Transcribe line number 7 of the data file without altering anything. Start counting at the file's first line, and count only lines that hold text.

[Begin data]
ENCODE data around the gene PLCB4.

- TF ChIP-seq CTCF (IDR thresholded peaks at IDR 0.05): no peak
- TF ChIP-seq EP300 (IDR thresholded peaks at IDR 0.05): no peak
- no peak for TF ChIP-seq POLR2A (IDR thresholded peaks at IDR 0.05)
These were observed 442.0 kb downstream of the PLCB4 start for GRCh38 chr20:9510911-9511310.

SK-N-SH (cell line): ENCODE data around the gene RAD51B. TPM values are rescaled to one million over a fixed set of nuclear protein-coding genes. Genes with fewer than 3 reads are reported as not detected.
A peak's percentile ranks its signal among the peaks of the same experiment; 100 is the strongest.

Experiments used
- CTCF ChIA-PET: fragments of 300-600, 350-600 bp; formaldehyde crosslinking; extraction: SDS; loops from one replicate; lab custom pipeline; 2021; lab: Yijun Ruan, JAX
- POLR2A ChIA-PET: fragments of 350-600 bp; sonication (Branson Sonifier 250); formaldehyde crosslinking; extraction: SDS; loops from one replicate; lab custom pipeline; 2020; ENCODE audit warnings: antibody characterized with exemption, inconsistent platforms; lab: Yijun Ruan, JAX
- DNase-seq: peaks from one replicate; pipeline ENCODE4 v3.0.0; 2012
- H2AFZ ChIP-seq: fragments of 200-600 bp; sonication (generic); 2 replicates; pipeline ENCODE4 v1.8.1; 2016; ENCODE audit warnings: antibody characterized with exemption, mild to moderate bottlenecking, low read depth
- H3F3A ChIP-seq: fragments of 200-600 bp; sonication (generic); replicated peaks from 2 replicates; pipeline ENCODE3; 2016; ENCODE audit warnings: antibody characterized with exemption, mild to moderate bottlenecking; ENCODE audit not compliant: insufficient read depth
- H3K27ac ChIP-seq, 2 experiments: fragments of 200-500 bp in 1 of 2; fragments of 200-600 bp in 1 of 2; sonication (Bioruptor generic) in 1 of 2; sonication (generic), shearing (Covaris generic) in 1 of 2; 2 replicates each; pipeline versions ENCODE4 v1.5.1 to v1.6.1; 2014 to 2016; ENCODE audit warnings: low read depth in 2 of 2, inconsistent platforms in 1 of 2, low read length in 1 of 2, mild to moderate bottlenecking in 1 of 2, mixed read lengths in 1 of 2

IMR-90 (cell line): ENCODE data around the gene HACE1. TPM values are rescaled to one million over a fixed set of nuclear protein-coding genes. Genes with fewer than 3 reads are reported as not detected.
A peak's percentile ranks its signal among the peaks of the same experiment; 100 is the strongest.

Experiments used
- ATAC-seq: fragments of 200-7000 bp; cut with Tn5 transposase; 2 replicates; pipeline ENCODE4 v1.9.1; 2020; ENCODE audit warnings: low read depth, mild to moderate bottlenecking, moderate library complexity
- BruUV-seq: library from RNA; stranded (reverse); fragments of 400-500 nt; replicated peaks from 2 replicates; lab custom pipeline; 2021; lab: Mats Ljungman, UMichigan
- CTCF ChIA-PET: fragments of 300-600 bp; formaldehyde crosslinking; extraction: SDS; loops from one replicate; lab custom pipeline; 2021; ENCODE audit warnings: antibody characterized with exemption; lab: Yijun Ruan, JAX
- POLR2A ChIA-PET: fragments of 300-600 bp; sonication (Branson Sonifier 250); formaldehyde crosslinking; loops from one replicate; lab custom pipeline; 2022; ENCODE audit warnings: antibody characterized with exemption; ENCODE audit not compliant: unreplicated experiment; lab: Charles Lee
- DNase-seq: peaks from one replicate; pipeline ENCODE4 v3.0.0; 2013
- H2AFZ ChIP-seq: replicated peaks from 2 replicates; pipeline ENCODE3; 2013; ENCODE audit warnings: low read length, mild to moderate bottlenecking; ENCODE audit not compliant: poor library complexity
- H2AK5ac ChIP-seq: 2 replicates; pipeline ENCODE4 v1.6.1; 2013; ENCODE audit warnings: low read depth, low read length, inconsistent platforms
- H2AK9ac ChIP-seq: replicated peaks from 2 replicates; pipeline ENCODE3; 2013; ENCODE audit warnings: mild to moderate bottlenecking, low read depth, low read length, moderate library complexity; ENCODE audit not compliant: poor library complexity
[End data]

A peak's percentile ranks its signal among the peaks of the same experiment; 100 is the strongest.